Clinical trials, however, are also imperfect. Since they are very expensive, they are often funded by pharmaceutical companies — a fact which we’ve seen often leads to bias in study design or how the results are reported or not reported, as the case may be. Clinical trials often focus on a single factor, when in truth most disease processes are multi-factorial. Plus they can present their own ethical and moral limitations. For example, scientists obviously can’t randomly assign one group of people to smoke cigarettes and another not to smoke, or one to eat a healthful diet while the other subsists on only junk food. Only observational studies can draw conclusions on these lifestyle choices.


Each type of study has limitations as well as strengths. Inlander emphasizes that epidemiological studies are vital and valuable, but stresses that it’s important to understand what they are and what they aren’t. Tips to make sense of new medical research and studies include…

  • Understand the capabilities of different study methods. Observational studies suggest links or associations, ask questions and call for further research. In contrast, a randomized, controlled clinical trial is designed to provide strong evidence for a possible cause. Another type of study called a meta-analysis pools the results of different studies and analyzes their results. Although often providing even more enticing associations, these sometimes focus on connections that eventually prove irrelevant, perhaps because of study selection bias or varying study populations, whose lifestyles and circumstances may greatly differ.
  • All studies potentially have flaws. Even randomized, controlled clinical trials can be tainted by possible conflicts of interest or methodological flaws. This is why medical journals today insist that study authors reveal sources of support and funding. Observational studies can be subject to misinterpretation, while meta-analyses frequently lump together varying methodologies and interventions, which may lead to meaningless conclusions.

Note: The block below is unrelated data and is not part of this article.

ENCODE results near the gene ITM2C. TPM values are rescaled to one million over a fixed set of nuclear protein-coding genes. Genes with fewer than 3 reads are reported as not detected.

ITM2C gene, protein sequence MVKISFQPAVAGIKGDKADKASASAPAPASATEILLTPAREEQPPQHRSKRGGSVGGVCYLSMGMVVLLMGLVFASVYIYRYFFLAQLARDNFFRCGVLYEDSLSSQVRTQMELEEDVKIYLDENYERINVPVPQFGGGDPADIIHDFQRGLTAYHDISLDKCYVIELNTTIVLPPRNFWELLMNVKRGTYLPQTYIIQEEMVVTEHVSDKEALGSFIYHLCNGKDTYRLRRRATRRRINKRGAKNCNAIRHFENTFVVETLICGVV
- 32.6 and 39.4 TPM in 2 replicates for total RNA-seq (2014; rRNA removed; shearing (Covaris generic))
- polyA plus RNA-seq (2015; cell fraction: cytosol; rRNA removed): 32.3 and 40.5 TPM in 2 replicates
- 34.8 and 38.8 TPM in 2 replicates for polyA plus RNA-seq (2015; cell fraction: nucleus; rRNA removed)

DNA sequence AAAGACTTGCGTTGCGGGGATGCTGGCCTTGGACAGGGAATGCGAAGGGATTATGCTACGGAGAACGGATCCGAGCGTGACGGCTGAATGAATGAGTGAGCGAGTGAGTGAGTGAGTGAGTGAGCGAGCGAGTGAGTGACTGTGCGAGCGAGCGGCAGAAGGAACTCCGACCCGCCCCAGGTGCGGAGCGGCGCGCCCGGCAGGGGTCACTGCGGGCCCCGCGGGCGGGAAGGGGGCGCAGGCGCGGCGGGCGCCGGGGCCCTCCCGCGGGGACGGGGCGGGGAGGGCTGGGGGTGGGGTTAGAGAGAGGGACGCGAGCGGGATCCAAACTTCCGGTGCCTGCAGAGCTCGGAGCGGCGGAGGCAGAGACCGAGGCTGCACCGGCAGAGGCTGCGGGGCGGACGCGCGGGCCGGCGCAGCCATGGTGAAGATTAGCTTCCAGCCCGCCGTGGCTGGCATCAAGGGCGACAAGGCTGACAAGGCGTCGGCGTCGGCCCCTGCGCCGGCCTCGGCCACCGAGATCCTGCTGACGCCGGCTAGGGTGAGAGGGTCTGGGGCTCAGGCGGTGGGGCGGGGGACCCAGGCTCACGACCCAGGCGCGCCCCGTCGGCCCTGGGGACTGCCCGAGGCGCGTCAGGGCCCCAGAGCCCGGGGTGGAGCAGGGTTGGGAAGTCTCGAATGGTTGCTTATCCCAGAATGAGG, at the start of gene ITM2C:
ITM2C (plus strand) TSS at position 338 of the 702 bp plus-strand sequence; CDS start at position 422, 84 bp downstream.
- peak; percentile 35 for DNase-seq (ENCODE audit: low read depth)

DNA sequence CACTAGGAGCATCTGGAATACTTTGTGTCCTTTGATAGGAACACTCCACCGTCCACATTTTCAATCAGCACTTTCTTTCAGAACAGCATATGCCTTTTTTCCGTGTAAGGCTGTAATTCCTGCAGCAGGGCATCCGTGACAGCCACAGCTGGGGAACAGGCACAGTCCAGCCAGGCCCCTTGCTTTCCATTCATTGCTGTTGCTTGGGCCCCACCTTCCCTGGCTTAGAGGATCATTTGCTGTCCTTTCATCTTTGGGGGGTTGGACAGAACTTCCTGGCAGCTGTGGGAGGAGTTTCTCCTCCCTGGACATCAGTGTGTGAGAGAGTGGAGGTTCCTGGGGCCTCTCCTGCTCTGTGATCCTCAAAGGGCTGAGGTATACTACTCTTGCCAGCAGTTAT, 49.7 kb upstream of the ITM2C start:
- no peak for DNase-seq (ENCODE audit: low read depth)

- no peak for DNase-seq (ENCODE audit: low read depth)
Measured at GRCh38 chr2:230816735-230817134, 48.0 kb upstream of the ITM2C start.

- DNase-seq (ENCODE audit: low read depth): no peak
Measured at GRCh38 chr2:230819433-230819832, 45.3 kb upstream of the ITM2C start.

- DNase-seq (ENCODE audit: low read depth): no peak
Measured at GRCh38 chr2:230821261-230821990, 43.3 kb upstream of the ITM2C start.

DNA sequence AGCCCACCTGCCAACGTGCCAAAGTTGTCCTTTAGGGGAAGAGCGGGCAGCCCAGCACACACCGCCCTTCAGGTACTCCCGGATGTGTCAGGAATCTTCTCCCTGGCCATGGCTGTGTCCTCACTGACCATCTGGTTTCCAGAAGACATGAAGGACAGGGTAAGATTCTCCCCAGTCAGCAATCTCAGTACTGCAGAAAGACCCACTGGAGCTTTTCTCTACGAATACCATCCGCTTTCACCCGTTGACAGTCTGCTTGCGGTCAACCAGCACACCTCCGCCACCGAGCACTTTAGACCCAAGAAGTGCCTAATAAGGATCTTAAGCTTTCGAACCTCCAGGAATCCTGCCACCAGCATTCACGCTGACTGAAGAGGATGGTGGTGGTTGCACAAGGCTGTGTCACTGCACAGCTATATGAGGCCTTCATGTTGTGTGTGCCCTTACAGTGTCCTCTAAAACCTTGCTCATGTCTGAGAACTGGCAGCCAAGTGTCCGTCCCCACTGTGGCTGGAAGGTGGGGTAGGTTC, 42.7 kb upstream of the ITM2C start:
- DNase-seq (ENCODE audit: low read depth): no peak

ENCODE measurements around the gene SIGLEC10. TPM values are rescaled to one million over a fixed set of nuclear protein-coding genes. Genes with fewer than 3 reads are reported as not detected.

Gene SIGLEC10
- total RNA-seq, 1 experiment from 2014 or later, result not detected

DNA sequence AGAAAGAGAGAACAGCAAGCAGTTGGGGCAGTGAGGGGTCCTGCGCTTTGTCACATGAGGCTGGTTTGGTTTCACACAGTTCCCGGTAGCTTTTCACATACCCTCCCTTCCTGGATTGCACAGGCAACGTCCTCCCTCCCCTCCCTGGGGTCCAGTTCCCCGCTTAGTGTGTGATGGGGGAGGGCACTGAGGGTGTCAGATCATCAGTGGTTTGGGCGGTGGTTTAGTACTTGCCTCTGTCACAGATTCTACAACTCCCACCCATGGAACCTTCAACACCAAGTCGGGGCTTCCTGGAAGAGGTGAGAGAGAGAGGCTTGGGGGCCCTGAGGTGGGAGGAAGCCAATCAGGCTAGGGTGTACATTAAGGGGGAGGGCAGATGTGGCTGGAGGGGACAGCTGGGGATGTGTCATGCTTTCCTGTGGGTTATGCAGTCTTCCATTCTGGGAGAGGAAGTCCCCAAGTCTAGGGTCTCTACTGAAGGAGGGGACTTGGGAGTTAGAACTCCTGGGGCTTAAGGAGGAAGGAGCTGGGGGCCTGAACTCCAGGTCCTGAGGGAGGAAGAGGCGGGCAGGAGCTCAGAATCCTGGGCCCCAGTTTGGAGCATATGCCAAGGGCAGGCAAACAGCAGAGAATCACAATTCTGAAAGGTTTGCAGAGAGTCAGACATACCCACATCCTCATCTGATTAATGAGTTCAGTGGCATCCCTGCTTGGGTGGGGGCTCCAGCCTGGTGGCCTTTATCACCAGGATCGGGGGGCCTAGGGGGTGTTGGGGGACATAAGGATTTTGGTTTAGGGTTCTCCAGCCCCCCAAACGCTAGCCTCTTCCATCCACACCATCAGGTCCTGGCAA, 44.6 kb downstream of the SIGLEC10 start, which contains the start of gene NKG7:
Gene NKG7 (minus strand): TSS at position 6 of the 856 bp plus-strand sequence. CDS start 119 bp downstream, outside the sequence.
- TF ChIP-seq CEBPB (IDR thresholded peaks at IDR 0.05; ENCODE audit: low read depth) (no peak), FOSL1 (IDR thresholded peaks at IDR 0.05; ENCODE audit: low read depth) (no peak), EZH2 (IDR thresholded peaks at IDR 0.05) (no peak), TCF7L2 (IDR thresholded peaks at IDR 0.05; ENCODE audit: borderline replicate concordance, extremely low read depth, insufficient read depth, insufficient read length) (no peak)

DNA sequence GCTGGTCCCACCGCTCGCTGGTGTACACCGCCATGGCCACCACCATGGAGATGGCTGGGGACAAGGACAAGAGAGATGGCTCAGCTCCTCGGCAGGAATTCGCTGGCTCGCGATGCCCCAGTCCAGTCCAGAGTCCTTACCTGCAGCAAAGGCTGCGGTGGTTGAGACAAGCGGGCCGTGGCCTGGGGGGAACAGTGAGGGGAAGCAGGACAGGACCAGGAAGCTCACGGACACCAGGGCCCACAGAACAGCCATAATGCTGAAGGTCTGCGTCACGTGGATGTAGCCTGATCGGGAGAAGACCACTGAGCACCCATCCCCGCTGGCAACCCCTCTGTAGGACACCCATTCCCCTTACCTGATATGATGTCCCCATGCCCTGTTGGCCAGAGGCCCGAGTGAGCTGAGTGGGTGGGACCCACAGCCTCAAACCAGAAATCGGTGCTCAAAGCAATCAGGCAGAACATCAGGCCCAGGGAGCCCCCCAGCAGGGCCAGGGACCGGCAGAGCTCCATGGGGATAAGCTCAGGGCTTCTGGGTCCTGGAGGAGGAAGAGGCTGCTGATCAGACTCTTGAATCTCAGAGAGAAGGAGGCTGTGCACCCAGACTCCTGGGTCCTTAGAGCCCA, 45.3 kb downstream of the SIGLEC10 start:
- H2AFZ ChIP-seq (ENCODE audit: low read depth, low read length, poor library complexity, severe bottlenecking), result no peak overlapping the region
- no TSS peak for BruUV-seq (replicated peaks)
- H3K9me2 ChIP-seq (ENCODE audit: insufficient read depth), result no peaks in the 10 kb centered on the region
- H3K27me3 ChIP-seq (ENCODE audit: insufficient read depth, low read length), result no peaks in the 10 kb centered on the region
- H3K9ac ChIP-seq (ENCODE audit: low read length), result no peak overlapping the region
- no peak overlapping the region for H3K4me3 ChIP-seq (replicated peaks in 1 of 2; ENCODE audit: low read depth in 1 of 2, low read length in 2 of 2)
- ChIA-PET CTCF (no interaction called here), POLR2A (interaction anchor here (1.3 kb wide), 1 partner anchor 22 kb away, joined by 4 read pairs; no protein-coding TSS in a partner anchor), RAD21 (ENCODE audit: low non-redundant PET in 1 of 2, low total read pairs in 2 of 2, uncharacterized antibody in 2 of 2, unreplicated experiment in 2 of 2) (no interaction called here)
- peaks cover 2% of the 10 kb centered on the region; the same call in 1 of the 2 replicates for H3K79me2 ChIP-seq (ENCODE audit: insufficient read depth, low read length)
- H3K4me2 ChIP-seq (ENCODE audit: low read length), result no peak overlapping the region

• Learn to read between the lines. Beware of articles that condense complex research into overly simplified health recommendations (particularly when it involves a new drug or treatment). News producers are on the lookout for research findings that will grab attention… what makes a good headline doesn’t necessarily come from good science.
  • Go to the source. Often news articles refer to research without saying what type of trial it was, so I asked Inlander whether there were clues or buzzwords to provide a frame of reference. Not only did he answer in the negative, he noted that trying to make such assumptions could lead to yet more incorrect conclusions. Far better is to go on-line and look up the original source. Even when full-text versions of medical journal articles are expensive or unavailable, you can generally read abstracts or summaries for free at www.pubmed.gov. But be aware that abstracts and summaries don’t always reveal the funding source, which can be important in sifting out the relevance of the findings.
  • Keep in mind that medicine is an art as well as a science. The research is only as good as what we know today, and may well change in important ways tomorrow or next year.